BOASTING IN THE LORD
Holy Spirit, I bow before you today. Generate in my weary soul a sense of expectancy, an assurance of you being with me.
Read 2 CORINTHIANS 10:7-18
7 You are judging by appearances.[a] If anyone is confident that they belong to Christ, they should consider again that we belong to Christ just as much as they do. 8 So even if I boast somewhat freely about the authority the Lord gave us for building you up rather than tearing you down, I will not be ashamed of it. 9 I do not want to seem to be trying to frighten you with my letters. 10 For some say, “His letters are weighty and forceful, but in person he is unimpressive and his speaking amounts to nothing.” 11 Such people should realize that what we are in our letters when we are absent, we will be in our actions when we are present.
12 We do not dare to classify or compare ourselves with some who commend themselves. When they measure themselves by themselves and compare themselves with themselves, they are not wise. 13 We, however, will not boast beyond proper limits, but will confine our boasting to the sphere of service God himself has assigned to us, a sphere that also includes you. 14 We are not going too far in our boasting, as would be the case if we had not come to you, for we did get as far as you with the gospel of Christ. 15 Neither do we go beyond our limits by boasting of work done by others. Our hope is that, as your faith continues to grow, our sphere of activity among you will greatly expand, 16 so that we can preach the gospel in the regions beyond you. For we do not want to boast about work already done in someone else’s territory. 17 But, “Let the one who boasts boast in the Lord.”[b] 18 For it is not the one who commends himself who is approved, but the one whom the Lord commends.
New International Version (NIV)Holy Bible, New International Version®, NIV® Copyright ©1973, 1978, 1984, 2011 by Biblica, Inc.® Used by permission. All rights reserved worldwide.
‘…but let those who boast boast about this: that they understand and know me, that I am the Lord, who exercises kindness.’1
We should always remember that every story has two sides. In regard to all that was happening in Corinth we only have one side – Paul’s. We entertain the possibility that Paul may have been a tad unfair. This said, we incline toward giving him the benefit of the doubt, not least because he was clearly the target of serious misrepresentation.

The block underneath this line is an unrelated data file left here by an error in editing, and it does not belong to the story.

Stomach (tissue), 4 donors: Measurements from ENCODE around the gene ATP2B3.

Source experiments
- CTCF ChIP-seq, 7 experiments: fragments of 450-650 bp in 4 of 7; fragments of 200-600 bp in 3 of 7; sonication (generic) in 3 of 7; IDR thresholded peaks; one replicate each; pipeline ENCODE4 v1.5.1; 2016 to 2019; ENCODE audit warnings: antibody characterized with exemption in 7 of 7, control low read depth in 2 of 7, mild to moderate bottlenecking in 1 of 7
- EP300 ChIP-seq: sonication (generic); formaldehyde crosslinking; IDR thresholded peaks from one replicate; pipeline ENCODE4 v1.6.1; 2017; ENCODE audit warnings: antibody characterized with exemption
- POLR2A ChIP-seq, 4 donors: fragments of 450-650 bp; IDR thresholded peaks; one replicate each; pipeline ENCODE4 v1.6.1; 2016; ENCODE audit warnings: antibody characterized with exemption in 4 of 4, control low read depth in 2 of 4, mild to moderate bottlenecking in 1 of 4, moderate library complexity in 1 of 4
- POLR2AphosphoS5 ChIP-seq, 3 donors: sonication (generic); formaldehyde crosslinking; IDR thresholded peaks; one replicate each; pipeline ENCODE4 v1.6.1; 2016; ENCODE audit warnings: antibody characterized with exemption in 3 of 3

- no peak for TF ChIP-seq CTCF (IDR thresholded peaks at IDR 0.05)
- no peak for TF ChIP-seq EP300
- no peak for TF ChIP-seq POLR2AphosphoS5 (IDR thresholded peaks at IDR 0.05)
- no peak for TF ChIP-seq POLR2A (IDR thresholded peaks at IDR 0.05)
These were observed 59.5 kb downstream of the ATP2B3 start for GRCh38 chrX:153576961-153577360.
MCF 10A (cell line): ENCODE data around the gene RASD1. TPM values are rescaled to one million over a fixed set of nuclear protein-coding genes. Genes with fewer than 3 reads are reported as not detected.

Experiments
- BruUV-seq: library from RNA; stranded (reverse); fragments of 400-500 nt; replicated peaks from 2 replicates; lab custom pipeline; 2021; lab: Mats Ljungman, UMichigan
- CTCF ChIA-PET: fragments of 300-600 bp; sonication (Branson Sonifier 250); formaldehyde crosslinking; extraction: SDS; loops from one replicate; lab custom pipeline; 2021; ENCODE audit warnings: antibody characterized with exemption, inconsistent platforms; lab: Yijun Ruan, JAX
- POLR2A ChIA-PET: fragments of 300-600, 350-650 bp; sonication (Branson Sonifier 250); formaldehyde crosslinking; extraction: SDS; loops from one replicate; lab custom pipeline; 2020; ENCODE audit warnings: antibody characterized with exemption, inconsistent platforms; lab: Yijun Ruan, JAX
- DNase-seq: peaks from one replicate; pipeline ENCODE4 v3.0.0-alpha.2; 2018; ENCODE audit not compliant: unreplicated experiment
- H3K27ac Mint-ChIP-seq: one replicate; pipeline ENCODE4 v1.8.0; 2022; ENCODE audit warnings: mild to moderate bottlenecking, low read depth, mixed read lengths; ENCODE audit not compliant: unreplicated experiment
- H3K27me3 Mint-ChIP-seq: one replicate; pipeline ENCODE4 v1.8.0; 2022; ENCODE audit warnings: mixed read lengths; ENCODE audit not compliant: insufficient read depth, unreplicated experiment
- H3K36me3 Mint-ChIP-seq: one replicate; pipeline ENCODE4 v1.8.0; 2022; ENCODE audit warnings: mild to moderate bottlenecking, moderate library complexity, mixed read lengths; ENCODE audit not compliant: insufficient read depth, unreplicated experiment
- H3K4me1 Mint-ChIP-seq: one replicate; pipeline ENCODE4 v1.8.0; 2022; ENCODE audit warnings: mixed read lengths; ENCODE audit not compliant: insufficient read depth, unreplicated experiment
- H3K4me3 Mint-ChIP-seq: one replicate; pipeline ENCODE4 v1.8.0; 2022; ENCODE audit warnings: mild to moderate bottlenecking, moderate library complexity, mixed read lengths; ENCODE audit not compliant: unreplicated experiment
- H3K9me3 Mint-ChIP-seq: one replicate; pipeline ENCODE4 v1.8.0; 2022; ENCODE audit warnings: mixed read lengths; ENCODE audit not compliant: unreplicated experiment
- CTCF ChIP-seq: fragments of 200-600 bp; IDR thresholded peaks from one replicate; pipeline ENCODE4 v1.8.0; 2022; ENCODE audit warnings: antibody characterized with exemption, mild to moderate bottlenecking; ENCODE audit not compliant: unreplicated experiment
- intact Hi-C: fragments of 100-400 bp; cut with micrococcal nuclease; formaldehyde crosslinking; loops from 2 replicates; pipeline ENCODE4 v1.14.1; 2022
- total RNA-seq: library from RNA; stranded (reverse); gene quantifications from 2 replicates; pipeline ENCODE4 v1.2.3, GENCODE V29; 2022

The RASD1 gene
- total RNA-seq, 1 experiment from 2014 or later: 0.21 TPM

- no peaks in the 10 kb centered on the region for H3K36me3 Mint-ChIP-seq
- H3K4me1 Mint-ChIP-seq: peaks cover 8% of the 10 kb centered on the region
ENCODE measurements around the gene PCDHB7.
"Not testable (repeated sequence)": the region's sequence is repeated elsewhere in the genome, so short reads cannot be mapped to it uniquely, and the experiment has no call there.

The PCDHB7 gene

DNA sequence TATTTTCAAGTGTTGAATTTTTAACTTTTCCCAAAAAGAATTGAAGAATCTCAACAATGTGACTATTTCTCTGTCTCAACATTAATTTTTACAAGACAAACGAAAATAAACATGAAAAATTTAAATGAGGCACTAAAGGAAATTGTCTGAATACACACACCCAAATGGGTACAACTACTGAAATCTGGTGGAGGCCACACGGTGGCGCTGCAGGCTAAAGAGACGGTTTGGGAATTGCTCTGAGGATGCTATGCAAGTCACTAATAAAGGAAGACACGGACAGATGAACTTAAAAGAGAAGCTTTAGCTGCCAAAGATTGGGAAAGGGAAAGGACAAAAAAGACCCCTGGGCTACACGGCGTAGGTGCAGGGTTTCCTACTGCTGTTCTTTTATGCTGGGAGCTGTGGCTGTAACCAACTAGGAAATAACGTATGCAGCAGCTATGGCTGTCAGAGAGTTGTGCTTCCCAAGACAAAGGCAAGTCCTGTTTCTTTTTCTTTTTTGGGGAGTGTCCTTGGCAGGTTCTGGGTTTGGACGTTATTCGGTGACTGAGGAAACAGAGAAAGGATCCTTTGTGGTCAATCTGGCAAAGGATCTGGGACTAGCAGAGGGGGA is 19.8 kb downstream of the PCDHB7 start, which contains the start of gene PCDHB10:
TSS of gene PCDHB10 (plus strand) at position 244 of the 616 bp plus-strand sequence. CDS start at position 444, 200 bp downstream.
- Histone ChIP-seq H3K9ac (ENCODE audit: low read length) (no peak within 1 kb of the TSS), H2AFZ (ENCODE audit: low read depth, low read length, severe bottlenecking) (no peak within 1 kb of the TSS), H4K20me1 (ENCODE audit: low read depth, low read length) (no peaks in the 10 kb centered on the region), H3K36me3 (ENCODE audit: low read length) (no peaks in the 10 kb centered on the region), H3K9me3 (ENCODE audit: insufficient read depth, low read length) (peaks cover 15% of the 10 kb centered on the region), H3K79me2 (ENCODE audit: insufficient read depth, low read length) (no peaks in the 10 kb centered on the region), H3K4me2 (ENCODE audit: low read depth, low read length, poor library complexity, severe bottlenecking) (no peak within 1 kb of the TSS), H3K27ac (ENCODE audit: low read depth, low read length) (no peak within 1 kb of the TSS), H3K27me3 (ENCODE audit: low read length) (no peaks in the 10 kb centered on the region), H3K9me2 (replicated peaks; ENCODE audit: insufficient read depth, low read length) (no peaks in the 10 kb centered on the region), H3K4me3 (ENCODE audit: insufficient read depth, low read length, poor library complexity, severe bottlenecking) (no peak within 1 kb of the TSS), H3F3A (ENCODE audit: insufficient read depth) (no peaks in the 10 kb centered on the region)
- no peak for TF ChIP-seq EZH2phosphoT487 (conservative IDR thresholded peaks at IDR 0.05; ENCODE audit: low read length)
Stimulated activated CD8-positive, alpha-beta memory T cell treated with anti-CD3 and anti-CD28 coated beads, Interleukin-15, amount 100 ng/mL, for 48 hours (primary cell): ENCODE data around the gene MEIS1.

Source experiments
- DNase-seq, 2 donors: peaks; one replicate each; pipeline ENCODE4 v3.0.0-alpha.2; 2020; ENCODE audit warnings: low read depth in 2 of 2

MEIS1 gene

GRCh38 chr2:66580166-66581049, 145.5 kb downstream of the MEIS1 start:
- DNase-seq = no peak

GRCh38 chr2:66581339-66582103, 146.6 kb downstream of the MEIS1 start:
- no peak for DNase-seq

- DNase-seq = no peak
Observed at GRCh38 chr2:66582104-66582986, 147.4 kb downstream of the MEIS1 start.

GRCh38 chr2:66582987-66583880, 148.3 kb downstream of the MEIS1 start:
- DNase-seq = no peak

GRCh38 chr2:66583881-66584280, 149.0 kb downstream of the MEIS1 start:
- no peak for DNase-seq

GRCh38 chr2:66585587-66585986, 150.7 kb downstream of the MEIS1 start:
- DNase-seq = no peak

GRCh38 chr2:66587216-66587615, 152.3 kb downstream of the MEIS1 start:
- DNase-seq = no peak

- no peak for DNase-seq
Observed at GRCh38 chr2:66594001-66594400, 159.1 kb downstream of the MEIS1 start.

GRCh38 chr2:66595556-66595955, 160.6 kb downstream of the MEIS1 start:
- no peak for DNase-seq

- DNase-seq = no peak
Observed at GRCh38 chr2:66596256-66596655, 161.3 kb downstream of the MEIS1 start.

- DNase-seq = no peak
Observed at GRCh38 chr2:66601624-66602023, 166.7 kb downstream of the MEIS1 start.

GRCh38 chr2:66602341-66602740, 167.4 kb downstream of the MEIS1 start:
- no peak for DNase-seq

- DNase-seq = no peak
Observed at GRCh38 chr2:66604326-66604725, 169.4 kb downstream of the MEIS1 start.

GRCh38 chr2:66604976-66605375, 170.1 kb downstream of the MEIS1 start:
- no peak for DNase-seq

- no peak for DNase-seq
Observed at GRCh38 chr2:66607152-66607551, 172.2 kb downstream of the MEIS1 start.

We learn more here about the accusation that in person Paul was unimpressive and ineffectual (v 10). He also stands accused of using threatening language (v 9). Perhaps it is even being claimed that he is not a proper Christian (v 7) and that he is sinfully boastful. He does indeed own up to a certain kind of boasting, but it is boasting in the Lord (v 17) of what God has achieved through him, not least in reaching Corinth with the gospel (v 14). In making it clear that he had a commission from the risen Lord and the authority that went with it (v 8), Paul could easily be accused of a form of self-aggrandizement – but he was also stating a fact. Paul is clear about his limits. He was not going to take the credit for what others had achieved (unlike his opponents) and was looking forward to boasting about new regions opening up beyond Corinth (vs 15,16). Good boasting!
Sadly, here in the early origins of the Christian church we find evidence of a competitive and factional spirit. We would like to report that this was swiftly and decisively overcome, but even the powerful words of Paul’s hymn to love previously addressed to Corinth2 could not avert it. For all that we go on reading Paul’s letters, this factional spirit continues to this day. The remedy will not be found until the time comes when each of us resolves never to be part of it.
‘Do nothing out of selfish ambition or vain conceit. Rather, in humility value others above yourselves.’3
Lord, I seek to lift you up. May my words tell of your goodness and not my own. Your glory is above all else.
1 Jer 9:24, TNIV 2 1 Cor 13 3 Phil 2:3
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